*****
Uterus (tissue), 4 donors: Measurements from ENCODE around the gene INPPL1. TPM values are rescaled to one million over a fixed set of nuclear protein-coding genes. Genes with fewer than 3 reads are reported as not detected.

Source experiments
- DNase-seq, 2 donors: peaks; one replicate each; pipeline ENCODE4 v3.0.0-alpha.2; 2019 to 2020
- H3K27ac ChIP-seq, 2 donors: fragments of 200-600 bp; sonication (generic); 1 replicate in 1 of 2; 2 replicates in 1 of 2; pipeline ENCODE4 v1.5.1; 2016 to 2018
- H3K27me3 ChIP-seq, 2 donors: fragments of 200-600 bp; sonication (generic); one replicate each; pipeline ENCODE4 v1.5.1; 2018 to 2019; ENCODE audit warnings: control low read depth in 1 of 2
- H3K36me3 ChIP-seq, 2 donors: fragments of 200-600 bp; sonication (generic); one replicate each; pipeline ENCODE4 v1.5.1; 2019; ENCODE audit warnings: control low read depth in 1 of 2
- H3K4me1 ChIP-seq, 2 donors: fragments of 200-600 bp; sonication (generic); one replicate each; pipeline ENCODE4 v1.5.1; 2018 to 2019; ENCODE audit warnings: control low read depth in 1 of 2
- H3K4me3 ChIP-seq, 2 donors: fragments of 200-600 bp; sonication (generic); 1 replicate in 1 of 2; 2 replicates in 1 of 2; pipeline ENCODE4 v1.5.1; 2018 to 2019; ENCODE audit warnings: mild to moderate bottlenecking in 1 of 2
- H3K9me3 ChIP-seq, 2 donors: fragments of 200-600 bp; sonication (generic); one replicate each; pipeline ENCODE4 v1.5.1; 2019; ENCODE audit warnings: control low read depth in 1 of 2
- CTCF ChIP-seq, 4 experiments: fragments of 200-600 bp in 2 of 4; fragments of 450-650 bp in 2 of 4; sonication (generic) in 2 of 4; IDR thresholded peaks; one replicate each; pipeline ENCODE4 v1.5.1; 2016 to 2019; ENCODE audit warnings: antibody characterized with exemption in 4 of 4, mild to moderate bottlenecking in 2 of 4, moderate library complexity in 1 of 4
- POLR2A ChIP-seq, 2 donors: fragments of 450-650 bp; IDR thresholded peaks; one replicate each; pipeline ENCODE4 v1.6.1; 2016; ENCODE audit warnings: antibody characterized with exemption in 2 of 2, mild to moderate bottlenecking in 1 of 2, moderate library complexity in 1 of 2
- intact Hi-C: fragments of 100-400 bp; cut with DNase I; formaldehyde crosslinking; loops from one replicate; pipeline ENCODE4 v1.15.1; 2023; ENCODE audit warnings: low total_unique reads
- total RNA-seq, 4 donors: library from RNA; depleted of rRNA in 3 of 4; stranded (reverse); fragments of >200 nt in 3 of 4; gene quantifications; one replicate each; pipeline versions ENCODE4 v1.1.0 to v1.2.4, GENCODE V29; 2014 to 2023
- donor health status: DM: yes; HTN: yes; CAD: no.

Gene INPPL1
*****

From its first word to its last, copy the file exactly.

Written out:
Uterus (tissue), 4 donors: Measurements from ENCODE around the gene INPPL1. TPM values are rescaled to one million over a fixed set of nuclear protein-coding genes. Genes with fewer than 3 reads are reported as not detected.

Source experiments
- DNase-seq, 2 donors: peaks; one replicate each; pipeline ENCODE4 v3.0.0-alpha.2; 2019 to 2020
- H3K27ac ChIP-seq, 2 donors: fragments of 200-600 bp; sonication (generic); 1 replicate in 1 of 2; 2 replicates in 1 of 2; pipeline ENCODE4 v1.5.1; 2016 to 2018
- H3K27me3 ChIP-seq, 2 donors: fragments of 200-600 bp; sonication (generic); one replicate each; pipeline ENCODE4 v1.5.1; 2018 to 2019; ENCODE audit warnings: control low read depth in 1 of 2
- H3K36me3 ChIP-seq, 2 donors: fragments of 200-600 bp; sonication (generic); one replicate each; pipeline ENCODE4 v1.5.1; 2019; ENCODE audit warnings: control low read depth in 1 of 2
- H3K4me1 ChIP-seq, 2 donors: fragments of 200-600 bp; sonication (generic); one replicate each; pipeline ENCODE4 v1.5.1; 2018 to 2019; ENCODE audit warnings: control low read depth in 1 of 2
- H3K4me3 ChIP-seq, 2 donors: fragments of 200-600 bp; sonication (generic); 1 replicate in 1 of 2; 2 replicates in 1 of 2; pipeline ENCODE4 v1.5.1; 2018 to 2019; ENCODE audit warnings: mild to moderate bottlenecking in 1 of 2
- H3K9me3 ChIP-seq, 2 donors: fragments of 200-600 bp; sonication (generic); one replicate each; pipeline ENCODE4 v1.5.1; 2019; ENCODE audit warnings: control low read depth in 1 of 2
- CTCF ChIP-seq, 4 experiments: fragments of 200-600 bp in 2 of 4; fragments of 450-650 bp in 2 of 4; sonication (generic) in 2 of 4; IDR thresholded peaks; one replicate each; pipeline ENCODE4 v1.5.1; 2016 to 2019; ENCODE audit warnings: antibody characterized with exemption in 4 of 4, mild to moderate bottlenecking in 2 of 4, moderate library complexity in 1 of 4
- POLR2A ChIP-seq, 2 donors: fragments of 450-650 bp; IDR thresholded peaks; one replicate each; pipeline ENCODE4 v1.6.1; 2016; ENCODE audit warnings: antibody characterized with exemption in 2 of 2, mild to moderate bottlenecking in 1 of 2, moderate library complexity in 1 of 2
- intact Hi-C: fragments of 100-400 bp; cut with DNase I; formaldehyde crosslinking; loops from one replicate; pipeline ENCODE4 v1.15.1; 2023; ENCODE audit warnings: low total_unique reads
- total RNA-seq, 4 donors: library from RNA; depleted of rRNA in 3 of 4; stranded (reverse); fragments of >200 nt in 3 of 4; gene quantifications; one replicate each; pipeline versions ENCODE4 v1.1.0 to v1.2.4, GENCODE V29; 2014 to 2023
- donor health status: DM: yes; HTN: yes; CAD: no.

Gene INPPL1